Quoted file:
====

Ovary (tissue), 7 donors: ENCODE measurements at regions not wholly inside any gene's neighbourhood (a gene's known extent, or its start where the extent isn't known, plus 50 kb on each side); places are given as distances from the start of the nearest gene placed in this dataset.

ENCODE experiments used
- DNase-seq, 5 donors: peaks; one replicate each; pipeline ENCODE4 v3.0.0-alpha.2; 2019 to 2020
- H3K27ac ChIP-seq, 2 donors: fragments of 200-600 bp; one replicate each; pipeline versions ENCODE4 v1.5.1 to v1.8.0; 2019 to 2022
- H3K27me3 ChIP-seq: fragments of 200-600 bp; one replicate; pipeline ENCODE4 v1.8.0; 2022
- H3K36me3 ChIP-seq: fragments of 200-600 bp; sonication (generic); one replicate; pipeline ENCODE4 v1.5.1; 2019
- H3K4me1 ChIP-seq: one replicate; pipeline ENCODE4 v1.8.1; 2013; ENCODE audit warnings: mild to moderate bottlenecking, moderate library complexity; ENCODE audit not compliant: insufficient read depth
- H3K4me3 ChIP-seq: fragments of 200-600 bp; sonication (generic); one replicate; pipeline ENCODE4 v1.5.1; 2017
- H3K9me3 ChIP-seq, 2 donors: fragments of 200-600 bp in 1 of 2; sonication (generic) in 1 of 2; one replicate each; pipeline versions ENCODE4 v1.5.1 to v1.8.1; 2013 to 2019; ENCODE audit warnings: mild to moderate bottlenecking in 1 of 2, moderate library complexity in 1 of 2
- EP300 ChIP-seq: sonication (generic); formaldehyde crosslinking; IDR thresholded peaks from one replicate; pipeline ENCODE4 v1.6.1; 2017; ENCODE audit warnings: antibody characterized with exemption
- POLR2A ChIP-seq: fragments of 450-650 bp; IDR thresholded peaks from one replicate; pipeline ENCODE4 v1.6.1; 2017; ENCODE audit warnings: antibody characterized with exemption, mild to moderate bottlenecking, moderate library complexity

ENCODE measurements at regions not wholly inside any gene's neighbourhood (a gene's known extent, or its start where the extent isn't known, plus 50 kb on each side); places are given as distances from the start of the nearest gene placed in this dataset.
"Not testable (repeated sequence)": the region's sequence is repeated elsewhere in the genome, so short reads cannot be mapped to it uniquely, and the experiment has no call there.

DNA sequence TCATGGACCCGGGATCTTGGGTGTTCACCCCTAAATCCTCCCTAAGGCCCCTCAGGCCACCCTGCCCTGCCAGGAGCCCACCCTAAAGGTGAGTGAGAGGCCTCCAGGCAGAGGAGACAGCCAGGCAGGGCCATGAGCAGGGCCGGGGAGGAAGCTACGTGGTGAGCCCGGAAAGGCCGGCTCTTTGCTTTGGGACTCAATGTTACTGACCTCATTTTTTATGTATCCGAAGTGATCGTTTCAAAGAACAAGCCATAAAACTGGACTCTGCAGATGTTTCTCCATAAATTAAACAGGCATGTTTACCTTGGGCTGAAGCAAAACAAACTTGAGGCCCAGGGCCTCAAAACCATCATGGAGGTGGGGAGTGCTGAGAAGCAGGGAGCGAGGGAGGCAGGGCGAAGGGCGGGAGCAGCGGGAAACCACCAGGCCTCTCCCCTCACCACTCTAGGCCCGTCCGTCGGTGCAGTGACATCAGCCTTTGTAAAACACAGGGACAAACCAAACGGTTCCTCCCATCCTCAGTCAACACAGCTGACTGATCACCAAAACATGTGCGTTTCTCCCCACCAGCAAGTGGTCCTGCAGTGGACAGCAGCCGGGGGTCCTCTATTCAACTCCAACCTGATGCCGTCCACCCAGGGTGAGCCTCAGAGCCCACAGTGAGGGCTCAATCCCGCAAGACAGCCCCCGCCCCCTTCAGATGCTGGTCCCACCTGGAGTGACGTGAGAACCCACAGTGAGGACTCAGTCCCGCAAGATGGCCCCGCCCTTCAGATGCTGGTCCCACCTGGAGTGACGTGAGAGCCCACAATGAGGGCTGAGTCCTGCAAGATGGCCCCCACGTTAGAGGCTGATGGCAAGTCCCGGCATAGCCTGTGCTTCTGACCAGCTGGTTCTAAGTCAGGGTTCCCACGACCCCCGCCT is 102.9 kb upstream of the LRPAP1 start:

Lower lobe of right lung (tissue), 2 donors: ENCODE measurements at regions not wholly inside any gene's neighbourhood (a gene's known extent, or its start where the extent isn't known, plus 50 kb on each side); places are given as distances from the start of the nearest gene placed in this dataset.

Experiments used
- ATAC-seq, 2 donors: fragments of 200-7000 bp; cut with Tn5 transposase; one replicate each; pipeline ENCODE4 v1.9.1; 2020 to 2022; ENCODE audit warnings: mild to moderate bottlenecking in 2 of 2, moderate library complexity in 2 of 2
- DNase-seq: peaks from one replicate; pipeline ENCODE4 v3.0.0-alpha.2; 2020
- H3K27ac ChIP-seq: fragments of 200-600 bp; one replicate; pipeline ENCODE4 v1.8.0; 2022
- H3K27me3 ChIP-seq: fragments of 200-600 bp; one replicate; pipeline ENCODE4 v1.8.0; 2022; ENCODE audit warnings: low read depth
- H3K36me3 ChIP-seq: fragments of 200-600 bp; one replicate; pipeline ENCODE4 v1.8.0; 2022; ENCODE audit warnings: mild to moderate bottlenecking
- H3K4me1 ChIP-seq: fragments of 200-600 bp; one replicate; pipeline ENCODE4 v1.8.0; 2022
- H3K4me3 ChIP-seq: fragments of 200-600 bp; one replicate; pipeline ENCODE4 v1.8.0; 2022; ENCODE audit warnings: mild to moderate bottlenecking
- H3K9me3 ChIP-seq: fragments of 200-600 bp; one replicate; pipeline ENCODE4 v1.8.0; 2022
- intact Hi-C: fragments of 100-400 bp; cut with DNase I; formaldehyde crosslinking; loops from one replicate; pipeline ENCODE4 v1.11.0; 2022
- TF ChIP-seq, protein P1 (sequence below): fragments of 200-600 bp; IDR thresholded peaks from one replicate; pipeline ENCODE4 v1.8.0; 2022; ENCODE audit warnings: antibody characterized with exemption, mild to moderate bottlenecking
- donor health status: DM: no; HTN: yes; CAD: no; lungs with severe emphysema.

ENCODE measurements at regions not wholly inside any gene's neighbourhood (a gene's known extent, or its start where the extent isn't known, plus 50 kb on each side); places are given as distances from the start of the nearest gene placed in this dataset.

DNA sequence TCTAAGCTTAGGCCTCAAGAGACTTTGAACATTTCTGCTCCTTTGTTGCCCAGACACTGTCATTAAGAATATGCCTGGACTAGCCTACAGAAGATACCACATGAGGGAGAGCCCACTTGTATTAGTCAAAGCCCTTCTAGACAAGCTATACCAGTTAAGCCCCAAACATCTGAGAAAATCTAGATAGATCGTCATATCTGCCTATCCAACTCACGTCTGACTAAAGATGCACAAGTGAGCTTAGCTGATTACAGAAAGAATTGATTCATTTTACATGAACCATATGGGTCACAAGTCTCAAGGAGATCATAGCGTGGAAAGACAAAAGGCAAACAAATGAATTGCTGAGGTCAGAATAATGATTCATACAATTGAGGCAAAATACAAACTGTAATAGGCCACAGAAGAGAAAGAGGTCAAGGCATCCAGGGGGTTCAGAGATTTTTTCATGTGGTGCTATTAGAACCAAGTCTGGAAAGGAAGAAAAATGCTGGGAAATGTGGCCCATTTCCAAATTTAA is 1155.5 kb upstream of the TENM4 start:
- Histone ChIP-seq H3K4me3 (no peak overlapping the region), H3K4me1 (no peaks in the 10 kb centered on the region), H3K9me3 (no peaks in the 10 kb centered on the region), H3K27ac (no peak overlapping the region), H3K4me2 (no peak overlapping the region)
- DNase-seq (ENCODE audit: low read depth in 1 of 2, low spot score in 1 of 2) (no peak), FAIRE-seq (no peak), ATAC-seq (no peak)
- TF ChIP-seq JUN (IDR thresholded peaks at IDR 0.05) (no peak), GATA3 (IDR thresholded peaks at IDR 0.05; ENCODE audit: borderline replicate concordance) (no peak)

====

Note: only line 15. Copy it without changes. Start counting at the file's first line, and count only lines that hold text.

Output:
Lower lobe of right lung (tissue), 2 donors: ENCODE measurements at regions not wholly inside any gene's neighbourhood (a gene's known extent, or its start where the extent isn't known, plus 50 kb on each side); places are given as distances from the start of the nearest gene placed in this dataset.